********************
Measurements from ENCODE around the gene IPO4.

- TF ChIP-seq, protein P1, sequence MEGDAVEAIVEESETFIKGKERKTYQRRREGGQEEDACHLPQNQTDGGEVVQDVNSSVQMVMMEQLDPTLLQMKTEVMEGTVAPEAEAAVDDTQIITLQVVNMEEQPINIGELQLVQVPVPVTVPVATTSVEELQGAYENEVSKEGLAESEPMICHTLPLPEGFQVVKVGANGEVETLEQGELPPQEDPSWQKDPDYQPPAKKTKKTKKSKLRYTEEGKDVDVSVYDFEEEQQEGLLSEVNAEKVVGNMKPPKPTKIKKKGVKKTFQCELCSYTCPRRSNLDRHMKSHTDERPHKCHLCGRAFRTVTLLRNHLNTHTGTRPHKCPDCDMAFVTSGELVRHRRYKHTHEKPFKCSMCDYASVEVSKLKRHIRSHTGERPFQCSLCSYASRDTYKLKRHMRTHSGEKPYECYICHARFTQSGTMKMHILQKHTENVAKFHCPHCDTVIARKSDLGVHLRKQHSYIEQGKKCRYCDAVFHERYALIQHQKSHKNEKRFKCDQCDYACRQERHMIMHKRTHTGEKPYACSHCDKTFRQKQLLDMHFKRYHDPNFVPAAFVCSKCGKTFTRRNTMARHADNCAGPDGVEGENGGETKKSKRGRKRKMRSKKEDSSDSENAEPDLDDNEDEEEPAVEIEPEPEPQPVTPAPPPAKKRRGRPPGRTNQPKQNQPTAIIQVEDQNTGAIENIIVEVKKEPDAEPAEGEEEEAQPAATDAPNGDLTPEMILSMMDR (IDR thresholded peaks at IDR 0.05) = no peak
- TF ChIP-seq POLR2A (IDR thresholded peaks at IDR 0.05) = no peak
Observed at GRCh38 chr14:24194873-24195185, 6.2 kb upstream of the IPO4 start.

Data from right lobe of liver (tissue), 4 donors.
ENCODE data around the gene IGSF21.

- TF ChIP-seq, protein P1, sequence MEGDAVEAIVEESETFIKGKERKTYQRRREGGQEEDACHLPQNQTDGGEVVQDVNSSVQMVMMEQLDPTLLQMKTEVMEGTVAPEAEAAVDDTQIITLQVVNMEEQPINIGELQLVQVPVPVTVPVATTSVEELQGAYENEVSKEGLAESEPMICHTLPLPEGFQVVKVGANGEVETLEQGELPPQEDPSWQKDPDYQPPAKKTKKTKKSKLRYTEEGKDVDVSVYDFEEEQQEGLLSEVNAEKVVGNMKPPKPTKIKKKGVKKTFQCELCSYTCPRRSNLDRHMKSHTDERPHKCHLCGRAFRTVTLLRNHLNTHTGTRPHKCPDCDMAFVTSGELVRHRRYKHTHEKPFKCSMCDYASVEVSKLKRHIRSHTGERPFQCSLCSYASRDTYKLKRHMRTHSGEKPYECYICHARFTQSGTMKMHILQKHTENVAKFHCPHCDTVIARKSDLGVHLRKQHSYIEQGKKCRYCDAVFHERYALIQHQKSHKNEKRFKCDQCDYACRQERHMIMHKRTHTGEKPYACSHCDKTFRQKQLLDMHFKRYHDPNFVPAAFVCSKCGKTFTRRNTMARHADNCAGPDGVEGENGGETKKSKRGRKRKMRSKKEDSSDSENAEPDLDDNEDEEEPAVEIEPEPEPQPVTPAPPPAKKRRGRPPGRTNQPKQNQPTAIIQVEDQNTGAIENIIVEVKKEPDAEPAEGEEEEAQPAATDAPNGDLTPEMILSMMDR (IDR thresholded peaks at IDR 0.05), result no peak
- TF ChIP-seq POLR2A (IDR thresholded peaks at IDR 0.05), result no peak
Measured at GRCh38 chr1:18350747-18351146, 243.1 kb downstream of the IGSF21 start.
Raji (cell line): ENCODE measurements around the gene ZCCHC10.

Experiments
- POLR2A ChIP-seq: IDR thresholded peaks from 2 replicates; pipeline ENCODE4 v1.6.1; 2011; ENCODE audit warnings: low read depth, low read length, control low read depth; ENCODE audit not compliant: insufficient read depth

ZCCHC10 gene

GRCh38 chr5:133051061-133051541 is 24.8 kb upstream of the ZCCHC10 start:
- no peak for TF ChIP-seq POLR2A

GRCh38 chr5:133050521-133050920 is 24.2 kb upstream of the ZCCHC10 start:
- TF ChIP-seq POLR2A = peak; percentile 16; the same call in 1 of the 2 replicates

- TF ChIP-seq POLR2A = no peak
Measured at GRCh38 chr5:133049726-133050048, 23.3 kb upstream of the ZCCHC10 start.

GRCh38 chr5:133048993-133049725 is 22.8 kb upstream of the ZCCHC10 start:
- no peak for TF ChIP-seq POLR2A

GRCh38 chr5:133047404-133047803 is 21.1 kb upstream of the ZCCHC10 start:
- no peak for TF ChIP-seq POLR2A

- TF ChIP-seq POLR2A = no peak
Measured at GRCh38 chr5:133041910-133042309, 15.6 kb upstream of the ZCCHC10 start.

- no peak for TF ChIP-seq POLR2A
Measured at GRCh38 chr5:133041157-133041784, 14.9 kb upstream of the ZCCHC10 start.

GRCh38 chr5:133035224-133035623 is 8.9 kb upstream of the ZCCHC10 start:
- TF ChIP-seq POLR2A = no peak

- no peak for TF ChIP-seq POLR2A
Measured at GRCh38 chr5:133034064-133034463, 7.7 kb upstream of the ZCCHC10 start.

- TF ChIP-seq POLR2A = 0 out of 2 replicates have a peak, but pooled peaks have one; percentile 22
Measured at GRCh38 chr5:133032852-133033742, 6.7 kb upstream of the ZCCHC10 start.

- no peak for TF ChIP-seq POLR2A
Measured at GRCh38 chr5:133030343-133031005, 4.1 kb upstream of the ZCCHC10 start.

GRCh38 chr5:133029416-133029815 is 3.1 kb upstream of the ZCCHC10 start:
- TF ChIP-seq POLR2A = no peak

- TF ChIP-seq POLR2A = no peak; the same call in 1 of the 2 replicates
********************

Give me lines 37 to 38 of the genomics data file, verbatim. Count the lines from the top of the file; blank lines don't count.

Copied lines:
- TF ChIP-seq POLR2A = no peak

- TF ChIP-seq POLR2A = no peak; the same call in 1 of the 2 replicates